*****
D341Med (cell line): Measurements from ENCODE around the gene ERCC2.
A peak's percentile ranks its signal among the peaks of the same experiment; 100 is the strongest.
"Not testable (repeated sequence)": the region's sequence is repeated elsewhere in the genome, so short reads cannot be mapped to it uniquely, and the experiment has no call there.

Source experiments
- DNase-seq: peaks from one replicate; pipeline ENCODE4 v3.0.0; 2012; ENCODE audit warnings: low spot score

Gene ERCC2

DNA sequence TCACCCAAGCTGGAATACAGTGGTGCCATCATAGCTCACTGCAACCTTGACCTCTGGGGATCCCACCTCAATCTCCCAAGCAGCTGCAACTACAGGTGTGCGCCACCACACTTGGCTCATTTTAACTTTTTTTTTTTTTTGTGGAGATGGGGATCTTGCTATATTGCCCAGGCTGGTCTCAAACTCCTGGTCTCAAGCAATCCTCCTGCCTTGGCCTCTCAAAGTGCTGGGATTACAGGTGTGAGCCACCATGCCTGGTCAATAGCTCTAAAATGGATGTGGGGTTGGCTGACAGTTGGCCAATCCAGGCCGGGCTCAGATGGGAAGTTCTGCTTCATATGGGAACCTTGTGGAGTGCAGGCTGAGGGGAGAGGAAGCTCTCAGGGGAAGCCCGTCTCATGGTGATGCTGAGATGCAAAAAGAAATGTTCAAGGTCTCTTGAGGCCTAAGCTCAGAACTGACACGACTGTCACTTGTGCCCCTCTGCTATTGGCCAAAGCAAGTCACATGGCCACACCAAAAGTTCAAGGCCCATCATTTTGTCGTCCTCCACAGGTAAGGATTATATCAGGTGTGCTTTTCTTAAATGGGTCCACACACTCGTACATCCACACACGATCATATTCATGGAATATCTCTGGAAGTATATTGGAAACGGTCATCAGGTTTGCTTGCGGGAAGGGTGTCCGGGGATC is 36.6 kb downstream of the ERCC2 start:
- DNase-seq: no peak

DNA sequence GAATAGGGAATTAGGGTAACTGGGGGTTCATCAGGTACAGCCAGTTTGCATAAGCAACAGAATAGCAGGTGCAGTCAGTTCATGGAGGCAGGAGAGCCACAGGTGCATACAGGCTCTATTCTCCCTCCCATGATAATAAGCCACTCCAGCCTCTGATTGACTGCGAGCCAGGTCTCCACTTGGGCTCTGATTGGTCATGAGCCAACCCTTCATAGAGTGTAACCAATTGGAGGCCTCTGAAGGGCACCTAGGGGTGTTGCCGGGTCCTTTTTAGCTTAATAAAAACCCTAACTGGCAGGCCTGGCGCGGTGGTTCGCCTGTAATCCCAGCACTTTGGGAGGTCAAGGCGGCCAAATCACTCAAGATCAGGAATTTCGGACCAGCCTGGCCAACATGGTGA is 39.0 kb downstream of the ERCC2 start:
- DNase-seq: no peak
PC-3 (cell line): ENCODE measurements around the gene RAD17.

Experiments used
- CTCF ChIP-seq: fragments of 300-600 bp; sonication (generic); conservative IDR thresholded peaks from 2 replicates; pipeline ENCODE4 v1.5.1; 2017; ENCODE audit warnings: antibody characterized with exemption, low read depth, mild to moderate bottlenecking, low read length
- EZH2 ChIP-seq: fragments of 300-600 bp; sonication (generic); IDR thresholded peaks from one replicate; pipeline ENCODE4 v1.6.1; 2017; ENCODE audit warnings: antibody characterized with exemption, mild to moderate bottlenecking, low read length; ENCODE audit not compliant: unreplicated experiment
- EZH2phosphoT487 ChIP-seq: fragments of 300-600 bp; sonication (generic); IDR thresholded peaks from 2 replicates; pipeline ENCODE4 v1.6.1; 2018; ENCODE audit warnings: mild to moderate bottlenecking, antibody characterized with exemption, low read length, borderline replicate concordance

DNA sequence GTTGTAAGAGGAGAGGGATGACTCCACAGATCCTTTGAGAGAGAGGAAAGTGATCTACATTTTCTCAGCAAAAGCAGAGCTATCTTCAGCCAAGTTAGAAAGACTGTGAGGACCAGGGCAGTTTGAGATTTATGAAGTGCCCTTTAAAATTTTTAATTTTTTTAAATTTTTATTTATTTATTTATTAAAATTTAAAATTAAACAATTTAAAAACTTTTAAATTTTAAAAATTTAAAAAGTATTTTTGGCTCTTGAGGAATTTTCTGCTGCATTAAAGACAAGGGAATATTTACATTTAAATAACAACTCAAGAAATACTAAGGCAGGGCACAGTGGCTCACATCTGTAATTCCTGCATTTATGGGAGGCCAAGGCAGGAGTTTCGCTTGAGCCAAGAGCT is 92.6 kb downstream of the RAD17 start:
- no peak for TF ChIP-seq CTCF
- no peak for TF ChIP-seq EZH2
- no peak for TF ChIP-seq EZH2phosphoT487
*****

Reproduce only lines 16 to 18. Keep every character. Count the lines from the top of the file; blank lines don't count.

DNA sequence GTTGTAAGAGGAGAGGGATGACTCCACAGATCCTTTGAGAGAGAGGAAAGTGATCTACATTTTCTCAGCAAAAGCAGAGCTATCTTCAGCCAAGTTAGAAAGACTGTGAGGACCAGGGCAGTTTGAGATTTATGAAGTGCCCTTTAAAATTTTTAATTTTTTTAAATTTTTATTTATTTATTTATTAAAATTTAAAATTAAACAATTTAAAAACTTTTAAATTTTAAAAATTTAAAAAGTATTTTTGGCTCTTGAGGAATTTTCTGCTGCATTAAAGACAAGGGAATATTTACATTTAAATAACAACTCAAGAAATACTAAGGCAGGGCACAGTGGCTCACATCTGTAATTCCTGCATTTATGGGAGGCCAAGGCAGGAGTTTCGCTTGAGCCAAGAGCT is 92.6 kb downstream of the RAD17 start:
- no peak for TF ChIP-seq CTCF
- no peak for TF ChIP-seq EZH2